There, all at once, the three friends and winds then do the rest, to float these found themselves on the ridge of the trees into that uninhabited region, where mountain ledge ;-opposite stood the low they are driven on the shore or lett lying sun in its most beautiful splendour, and in the gulfs and bays.—“And now we deep beneath them lay a fine valley which ought not to stop half-way," said the was bounded on the opposite side by pilot, interrupting the joyful expressions mountains and rocks. In the midst of of his friends. “If the history of the the valley there ran up a narrow bay, or cooper's hut is not a mere fable, it must basin.

be found here in this vale. We have yet Julia. Do they not call it a bay when almost two hours left us of day, and this a part of the ocean runs up deep into the we will use in the right way!" They land ?

immediately went down into the vale, FATHER. Yes: they name it a gulf or towards which the way was more conveni. a bay. The soil of the valley from the ent than that which they had taken to hill to the bay was of a beautiful meadow climb the height. They betook themselves green, through which ran little brooks. to the shore and found it grown over with The view was beautiful and enlivening : spoon-wort, and other plants of the cress the vale lay exactly opposite the sun which kind; a discovery which was of the greatshone into it. The air was without mist, est value to them. and pure, and the mingling of colours Maria. Thus one perplexity was recharming, which the green of the meadow lieved after another. ground, the glassy surface of the bay, the Mother. An observation which you dark cliffs, the projecting distant points of will often find confirmed, in the life of snow and ice, of the mountains and the man. clear blue heavens produced.

GUSTAVUS. Yes, they had wood and MARIA. Who would have looked for water, but with regard to provisions and this in Spitzbergen ?

lodging, they indeed do not appear to be Father. And yet this was the case. very well oft That vale was sheltered by the rocks from JULIA. And who knows whether a the cold north and east winds, and as it remedy will not be found for this too? lay open towards the south the sun could Farlier. We will hope for it. Ivan, warm it. In the summer therefore the who had observed some large fish in the heat in this valley was almost intolerable. bay, now luckily thought of something.

To proceed, however, with our story. “We have," said he, “not much more But what caused the greatest joy to our day. On this account I advise that two of . friends, was the sight of a vast collection us search for the hut, or some other of dry trees which lay on the shore of the lodging, while the third takes care and bay.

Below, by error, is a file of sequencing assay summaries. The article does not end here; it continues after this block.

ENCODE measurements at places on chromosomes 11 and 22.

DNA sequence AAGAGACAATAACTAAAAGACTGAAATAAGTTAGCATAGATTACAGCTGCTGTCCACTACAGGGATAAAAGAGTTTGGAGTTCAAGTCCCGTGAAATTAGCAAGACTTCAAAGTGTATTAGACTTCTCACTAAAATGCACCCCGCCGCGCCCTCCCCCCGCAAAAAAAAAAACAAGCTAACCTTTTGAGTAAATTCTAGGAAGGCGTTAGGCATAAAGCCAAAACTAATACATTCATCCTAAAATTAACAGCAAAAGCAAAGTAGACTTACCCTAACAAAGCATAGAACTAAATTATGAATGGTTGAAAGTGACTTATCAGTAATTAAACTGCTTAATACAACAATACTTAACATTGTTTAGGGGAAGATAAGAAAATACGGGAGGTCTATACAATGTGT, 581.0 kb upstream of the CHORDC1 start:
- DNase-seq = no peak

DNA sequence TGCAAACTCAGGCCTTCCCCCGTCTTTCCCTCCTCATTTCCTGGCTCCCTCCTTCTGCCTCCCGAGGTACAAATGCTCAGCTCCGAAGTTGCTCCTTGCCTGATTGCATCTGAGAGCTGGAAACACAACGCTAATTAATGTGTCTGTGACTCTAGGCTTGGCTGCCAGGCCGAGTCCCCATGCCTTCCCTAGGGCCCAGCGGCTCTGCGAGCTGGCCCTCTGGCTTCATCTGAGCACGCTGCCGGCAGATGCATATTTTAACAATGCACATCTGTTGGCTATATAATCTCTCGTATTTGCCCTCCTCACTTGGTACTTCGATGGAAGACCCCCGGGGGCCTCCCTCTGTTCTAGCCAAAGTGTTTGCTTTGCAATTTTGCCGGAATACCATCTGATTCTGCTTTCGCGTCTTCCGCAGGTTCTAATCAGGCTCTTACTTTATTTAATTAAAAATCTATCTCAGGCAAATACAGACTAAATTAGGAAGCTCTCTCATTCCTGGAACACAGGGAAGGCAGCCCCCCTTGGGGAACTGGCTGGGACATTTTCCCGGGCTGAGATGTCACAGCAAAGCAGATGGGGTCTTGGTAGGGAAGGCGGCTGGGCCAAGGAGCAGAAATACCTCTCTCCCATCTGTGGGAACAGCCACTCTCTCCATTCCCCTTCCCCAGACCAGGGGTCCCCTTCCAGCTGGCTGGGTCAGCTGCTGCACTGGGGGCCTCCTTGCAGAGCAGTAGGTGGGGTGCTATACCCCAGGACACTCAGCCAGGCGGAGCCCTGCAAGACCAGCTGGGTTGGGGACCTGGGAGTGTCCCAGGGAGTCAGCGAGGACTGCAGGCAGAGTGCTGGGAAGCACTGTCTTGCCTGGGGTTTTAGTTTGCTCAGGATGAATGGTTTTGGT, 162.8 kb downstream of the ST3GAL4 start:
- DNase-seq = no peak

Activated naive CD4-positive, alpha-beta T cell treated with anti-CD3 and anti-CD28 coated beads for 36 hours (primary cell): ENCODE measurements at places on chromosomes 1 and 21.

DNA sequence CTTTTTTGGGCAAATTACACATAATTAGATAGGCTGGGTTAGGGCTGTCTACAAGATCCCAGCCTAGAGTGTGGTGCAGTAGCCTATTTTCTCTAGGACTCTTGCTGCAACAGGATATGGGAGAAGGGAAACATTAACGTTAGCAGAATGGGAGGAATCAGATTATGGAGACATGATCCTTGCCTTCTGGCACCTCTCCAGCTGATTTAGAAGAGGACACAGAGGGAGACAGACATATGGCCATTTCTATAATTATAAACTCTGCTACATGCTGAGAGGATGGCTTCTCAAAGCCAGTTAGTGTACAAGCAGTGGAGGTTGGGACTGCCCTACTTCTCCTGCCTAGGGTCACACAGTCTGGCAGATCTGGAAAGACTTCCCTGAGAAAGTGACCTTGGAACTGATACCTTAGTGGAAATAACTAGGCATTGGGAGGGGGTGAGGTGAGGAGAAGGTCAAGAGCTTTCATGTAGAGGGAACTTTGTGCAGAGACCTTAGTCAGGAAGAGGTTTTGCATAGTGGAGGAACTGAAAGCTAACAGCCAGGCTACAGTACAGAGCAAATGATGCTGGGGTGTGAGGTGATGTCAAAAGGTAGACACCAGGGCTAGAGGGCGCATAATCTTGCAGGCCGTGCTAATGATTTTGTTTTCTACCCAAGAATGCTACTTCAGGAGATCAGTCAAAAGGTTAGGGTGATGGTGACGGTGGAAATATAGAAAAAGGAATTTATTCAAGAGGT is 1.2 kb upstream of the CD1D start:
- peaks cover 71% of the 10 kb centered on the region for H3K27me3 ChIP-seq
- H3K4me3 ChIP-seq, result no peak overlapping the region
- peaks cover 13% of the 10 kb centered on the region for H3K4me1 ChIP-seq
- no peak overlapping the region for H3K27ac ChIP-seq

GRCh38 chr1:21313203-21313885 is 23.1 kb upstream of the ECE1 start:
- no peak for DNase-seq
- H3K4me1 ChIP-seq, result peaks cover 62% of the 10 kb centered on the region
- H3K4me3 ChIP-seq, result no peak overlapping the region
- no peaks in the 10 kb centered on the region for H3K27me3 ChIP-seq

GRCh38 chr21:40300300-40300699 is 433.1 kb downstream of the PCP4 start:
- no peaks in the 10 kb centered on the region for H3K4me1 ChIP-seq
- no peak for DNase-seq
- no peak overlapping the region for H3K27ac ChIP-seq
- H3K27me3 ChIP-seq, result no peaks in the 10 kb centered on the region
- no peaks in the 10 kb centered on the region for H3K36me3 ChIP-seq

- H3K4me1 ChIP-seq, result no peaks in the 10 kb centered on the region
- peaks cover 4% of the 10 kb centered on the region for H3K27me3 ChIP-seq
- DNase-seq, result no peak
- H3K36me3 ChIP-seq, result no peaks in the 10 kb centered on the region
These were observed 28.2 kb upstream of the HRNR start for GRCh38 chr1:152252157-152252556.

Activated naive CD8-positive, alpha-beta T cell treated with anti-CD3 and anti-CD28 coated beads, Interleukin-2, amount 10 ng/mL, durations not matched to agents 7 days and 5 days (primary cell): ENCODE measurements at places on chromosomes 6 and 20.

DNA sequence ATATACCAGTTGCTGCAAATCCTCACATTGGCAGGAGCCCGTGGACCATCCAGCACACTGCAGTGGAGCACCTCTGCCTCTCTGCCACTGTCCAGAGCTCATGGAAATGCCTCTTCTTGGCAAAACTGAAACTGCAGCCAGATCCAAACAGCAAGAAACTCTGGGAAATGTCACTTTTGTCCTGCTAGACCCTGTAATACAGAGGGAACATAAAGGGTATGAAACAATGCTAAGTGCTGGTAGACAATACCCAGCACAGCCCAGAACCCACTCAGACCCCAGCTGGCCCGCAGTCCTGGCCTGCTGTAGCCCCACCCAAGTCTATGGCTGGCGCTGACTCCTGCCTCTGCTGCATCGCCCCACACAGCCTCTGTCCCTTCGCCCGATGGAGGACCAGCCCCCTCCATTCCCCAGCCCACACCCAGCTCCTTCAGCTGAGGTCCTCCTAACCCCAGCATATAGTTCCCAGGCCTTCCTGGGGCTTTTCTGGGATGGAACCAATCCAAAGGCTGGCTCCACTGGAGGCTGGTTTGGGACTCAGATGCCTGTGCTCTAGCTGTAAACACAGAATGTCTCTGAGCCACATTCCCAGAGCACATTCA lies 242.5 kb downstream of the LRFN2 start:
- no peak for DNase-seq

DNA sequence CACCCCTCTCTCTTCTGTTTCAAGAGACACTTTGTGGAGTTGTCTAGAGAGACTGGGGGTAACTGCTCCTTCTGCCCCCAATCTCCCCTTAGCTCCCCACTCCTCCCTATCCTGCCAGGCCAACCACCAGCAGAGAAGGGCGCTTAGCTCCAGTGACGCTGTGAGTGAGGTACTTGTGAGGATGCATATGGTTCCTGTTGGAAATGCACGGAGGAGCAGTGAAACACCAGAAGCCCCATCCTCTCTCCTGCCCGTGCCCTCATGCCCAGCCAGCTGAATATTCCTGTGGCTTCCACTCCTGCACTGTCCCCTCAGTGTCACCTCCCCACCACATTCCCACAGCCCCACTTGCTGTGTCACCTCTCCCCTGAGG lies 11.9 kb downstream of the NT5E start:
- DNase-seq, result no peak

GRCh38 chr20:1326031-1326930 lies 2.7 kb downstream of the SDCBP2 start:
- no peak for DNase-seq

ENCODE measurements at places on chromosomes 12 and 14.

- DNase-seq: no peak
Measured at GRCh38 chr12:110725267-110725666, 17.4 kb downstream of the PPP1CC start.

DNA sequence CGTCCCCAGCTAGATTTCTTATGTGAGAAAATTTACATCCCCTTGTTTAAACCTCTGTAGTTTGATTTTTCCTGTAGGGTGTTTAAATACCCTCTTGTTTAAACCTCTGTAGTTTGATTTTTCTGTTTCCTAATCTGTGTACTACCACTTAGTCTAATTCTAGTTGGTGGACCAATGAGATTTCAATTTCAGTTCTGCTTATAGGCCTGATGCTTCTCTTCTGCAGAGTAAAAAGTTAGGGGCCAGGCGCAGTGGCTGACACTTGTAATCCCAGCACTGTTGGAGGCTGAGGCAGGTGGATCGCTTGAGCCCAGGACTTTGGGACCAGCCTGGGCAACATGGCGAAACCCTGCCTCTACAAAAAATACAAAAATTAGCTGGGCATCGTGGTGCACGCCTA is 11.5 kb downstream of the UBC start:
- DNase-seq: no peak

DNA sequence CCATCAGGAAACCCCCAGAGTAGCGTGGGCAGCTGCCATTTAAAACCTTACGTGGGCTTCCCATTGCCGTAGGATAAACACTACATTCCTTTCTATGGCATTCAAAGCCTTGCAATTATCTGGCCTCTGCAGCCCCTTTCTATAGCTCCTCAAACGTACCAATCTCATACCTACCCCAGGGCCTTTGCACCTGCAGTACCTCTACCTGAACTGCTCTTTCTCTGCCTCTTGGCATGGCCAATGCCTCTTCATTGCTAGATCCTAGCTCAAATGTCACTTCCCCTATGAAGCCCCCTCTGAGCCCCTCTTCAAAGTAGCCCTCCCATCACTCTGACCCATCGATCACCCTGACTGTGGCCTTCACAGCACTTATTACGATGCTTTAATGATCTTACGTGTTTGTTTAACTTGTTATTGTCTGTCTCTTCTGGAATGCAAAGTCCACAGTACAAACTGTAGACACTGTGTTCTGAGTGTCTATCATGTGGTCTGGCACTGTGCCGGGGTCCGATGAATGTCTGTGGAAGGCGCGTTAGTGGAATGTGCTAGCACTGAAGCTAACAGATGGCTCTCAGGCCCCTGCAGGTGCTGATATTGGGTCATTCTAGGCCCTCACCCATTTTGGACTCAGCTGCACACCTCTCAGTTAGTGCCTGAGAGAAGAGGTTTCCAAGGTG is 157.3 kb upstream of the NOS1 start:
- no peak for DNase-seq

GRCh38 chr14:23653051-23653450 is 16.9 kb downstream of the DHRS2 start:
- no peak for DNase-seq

secures the fish and collects a heap of Max. Trees ?

dry wood. When it becomes later we FATHER. Large whole trees, with shall probably be hungry.” This proposal branches and roots.

met with approbation, and they concluded Max. Then there must have been forests they would carry it into execution. Ivan and groves in a pretty good condition! offered himself to take charge of the cook.

FATHER. Forests and groves ? On the ing, and the two others iminediately went whole island there did not grow a single along the wall of rock to search out a tree or shrub, froin which you could cut | lodging. The former, on the other hand, the smallest stick.

turned towards the water. Scarcely had MARIA. But whence so much dry wood ? he advanced some hundred steps than he

FATHER. The providence of God had noticed something thick on the shore, taken care that these regions without which drew his whole observation on it. wood, should yet not be wholly destitute of JULIA. And this was !-this necessary of life. The great streams in FATHER. In a little pool left by the North America lay waste by their overflow-water when it was higher, there was waling large tracts of woodland; their swell-lowing about a large fish like a salmon, ing waters tear up the strongest trees, and and was making all possible efforts to get bear them off into the sea. The storms out of his prison inclosure and to reach